Help your helm by pulling the boom across the boat on the gybe. Put your backmost hand around the boom, with your fingers into the cloth at the foot of the mainsail. Put your forward hand on the blocks at the top of the boom vang.
Throw the boom across when you are running dead down wind. The helm should say "gybing" and you can also notice that tell tales on the shroud are flying straight ahead towards the bow of the boat. Duck.
Sheet the jib on the new side, including launching the pole.
Centre board should be ¾ to fully in the boat.
Sit far enough to leeward to balance the boat, holding the boom out.
Piece of cake.
Note: Use of pole before and after a gybe may vary depending on the wind angle. Discuss this with your helm as you arrive at the mark. In general you want to keep the jib flying for as long as possible and get it re-positioned on the new point of sail as quickly as possible.
The Run + Launching and Gybing the Pole
When you are on a run and ready to launch the pole, first organize yourself close to middle of the boat, keeping your weight as far back as possible. Lean forward and grab the clew of the jib on the opposite side of the mast from where the main is flying and move it outboard into the “wing and wing” position by hand if necessary.
The helm may help with positioning the sail by pulling the jib sheet through the fair lead and should say “ready” when ready.
Deploy the pole out fully and cleat. This takes several pulls on the deployment line to achieve.
Turn and take the jib sheet from the helm (this assumes you work as a team and the helm has been putting pressure on the jib sheet for you). Sit down slowly, under the boom, holding the boom out, keeping the boat balanced.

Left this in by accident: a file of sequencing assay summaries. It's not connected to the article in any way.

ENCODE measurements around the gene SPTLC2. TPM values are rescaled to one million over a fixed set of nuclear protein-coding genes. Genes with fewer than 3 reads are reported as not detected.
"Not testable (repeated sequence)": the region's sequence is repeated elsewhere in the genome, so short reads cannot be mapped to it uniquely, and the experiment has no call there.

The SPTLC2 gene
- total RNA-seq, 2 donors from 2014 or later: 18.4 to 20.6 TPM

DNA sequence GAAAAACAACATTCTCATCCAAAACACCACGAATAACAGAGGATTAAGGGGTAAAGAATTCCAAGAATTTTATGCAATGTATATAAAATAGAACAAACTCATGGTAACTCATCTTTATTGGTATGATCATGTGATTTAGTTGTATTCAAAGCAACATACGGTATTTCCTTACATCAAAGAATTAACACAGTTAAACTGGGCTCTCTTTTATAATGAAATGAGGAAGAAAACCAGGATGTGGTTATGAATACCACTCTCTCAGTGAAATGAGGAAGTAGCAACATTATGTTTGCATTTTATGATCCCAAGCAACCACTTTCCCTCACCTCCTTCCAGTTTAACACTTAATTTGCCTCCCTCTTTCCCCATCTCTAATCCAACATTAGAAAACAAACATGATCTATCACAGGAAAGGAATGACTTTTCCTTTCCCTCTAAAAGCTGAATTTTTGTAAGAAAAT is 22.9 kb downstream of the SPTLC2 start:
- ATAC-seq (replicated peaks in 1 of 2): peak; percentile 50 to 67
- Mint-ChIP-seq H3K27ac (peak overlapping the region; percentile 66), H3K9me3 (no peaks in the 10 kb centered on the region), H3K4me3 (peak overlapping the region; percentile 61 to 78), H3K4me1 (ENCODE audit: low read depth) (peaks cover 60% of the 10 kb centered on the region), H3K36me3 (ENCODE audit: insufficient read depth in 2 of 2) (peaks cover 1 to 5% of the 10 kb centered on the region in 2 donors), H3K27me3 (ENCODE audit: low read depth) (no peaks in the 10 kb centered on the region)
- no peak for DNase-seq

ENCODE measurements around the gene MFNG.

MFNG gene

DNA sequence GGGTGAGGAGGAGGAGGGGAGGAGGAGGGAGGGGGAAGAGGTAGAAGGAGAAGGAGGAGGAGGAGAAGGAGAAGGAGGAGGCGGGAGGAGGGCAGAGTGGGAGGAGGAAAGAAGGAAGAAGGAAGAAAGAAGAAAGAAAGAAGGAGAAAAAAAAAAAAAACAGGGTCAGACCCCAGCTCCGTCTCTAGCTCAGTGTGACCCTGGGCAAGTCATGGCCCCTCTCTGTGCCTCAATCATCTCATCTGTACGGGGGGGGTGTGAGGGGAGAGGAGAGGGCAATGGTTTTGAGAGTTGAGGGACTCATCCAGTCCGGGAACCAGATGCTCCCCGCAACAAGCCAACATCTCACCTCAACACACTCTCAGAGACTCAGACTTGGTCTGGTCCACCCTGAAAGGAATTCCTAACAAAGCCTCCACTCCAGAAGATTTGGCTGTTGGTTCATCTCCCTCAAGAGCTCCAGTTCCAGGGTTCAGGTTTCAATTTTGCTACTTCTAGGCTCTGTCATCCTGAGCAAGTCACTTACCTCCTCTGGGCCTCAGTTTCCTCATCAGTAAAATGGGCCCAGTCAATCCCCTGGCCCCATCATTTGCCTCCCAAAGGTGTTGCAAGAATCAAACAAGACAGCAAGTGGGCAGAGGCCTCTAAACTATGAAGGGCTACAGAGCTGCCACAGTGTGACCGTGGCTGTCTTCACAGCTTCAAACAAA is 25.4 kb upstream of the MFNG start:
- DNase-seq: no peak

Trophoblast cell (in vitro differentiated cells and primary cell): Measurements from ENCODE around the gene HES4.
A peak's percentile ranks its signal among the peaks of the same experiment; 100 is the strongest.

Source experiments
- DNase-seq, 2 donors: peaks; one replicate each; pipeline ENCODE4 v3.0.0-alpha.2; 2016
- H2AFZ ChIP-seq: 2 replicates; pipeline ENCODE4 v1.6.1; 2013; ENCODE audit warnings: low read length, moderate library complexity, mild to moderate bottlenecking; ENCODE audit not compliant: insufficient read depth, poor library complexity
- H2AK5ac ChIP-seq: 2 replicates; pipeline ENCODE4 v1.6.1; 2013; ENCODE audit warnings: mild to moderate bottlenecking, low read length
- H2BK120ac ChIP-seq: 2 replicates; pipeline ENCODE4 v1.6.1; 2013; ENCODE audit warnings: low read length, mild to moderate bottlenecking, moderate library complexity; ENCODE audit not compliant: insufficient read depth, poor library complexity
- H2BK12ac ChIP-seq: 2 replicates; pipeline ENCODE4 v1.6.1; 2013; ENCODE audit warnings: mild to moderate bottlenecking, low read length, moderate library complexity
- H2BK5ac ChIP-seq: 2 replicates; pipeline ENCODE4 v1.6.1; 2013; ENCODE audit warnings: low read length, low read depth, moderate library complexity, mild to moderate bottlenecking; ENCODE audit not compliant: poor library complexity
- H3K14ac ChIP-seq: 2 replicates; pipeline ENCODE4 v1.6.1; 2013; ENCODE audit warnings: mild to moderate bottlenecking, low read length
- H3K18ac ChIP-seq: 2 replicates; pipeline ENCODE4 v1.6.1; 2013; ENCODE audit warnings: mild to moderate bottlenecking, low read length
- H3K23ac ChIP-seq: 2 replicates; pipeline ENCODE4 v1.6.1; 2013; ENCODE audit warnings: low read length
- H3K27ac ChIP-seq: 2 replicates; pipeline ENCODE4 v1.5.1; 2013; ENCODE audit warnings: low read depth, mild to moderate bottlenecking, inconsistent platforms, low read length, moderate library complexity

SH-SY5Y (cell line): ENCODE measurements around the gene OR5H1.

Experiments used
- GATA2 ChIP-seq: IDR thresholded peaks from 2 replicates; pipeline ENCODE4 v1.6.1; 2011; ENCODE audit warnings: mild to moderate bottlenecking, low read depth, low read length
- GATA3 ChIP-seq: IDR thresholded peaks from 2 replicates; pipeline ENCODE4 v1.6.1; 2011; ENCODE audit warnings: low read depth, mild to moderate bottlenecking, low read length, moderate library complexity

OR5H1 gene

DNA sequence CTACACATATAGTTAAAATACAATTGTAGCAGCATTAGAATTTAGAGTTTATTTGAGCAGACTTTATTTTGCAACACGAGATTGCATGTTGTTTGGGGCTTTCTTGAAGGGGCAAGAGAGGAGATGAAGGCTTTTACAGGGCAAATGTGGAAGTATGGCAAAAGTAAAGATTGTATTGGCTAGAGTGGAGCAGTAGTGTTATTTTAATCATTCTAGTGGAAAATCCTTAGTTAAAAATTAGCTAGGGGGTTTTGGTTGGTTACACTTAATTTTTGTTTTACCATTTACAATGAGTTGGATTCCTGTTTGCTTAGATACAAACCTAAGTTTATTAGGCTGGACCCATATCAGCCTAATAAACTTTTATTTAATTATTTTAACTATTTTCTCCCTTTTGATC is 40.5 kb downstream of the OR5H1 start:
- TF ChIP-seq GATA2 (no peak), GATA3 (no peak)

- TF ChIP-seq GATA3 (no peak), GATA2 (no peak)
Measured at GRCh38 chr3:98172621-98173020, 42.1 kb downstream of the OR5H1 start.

When the helm calls for a gybe, uncleat the jib and hold the jib sheet in your forward hand (the one that will be holding onto the the vang block to assist with throwing the boom.)
First gybe the boom across, releasing the jib sheet at the same time. Then with lightening speed release the pole and redeploy as described above. Turn and take the jib sheet from helm, etc.
Wasn’t that easy?
Sometimes you may feel you need an extra hand. Practice juggling once again.
Round Up to Windward Again
Prepare for the windward leg in advance of reaching the mark. With a couple of boat lengths to go, put the centre board down fully again.
To take the pole down, just release the deployment line and sheet in very loosely on same side as main as you begin to head up. During this maneuver the boat will heel to leeward. Pull in the main sail gradually as you round and move across to flatten the boat for the upwind leg. Pull on boom vang and rig tension as needed.
Friday Night Races are generally 2 triangles and a final windward leg:
Other Things to Remember
If you get to the club early, help your helm by rigging the boat.
Get an LCD watch with a timer.
Don't wear jackets that are loose and apt to catch in the main blocks. Or at least tuck the back and hood in.
Watch for starboard boats (I know we already mentioned that, but it can't be said enough).
Get out on the water early to do some practice before the race.
Learn which boats "matter". The most important ones are those that are going to cross close to your boat. Here is how to tell who is about "even" with you. Get help from your helm practicing this before the race too.